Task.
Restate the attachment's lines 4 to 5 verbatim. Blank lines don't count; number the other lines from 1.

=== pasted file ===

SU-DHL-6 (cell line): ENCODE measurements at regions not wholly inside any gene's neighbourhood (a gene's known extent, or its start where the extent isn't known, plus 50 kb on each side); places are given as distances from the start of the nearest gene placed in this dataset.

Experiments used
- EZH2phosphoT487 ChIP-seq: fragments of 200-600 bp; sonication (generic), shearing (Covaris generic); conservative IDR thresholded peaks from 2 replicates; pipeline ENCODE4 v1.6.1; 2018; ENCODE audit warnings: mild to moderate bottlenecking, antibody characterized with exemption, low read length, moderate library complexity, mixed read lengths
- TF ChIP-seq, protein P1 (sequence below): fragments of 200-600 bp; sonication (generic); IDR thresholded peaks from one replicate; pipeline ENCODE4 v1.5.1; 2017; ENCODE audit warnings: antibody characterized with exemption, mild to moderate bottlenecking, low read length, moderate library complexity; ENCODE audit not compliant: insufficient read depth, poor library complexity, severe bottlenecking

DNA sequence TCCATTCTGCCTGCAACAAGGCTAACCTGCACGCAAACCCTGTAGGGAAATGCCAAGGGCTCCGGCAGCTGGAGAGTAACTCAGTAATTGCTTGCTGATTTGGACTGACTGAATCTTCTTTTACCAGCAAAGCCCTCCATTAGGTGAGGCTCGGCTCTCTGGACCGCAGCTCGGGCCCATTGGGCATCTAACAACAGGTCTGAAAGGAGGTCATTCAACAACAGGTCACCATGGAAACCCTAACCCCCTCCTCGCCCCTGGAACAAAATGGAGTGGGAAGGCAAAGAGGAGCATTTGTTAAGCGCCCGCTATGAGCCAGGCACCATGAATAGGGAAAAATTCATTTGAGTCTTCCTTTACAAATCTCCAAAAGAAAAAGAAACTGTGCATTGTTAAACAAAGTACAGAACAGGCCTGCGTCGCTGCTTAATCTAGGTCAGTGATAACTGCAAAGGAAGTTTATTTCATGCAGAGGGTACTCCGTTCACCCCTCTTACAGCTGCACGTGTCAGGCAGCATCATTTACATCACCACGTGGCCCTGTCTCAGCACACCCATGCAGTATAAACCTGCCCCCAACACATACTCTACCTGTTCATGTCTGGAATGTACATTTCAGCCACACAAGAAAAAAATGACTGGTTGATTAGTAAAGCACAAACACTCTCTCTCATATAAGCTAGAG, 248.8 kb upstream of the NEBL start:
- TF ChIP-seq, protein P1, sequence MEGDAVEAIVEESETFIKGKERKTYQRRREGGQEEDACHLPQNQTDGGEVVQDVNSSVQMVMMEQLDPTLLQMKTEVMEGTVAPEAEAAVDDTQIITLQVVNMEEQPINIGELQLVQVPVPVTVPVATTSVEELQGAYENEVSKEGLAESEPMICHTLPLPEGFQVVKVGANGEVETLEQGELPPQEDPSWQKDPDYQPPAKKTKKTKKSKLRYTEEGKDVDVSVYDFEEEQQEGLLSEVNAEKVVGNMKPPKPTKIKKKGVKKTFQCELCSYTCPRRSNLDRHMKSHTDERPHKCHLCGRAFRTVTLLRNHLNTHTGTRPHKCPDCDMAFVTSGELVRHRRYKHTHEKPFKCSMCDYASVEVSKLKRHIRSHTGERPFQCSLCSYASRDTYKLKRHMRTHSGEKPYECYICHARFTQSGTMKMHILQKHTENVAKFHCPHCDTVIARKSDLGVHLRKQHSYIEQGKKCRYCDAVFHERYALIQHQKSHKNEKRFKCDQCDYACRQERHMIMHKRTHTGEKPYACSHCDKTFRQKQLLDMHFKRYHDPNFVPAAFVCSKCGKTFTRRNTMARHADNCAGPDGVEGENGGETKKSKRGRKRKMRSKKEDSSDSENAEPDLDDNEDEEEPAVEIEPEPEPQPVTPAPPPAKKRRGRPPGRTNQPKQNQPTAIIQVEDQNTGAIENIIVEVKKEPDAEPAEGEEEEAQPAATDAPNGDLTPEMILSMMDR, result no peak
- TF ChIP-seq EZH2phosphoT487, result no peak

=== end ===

- TF ChIP-seq, protein P1 (sequence below): fragments of 200-600 bp; sonication (generic); IDR thresholded peaks from one replicate; pipeline ENCODE4 v1.5.1; 2017; ENCODE audit warnings: antibody characterized with exemption, mild to moderate bottlenecking, low read length, moderate library complexity; ENCODE audit not compliant: insufficient read depth, poor library complexity, severe bottlenecking

DNA sequence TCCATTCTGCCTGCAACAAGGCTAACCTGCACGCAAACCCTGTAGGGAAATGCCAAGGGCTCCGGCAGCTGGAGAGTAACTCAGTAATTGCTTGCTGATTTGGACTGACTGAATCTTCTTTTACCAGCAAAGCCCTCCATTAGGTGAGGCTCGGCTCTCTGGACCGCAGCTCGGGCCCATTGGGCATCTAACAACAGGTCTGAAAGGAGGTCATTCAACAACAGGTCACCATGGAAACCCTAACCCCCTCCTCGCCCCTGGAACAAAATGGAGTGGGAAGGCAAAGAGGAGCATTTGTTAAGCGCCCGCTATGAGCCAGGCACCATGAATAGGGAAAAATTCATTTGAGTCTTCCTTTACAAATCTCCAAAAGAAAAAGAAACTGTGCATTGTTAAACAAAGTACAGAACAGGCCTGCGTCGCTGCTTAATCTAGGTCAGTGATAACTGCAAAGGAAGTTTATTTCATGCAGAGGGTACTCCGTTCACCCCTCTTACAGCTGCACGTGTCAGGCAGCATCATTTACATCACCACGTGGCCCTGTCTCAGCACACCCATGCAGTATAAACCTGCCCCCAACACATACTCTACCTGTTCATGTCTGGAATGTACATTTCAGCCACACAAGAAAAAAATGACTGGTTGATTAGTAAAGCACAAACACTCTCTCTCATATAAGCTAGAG, 248.8 kb upstream of the NEBL start: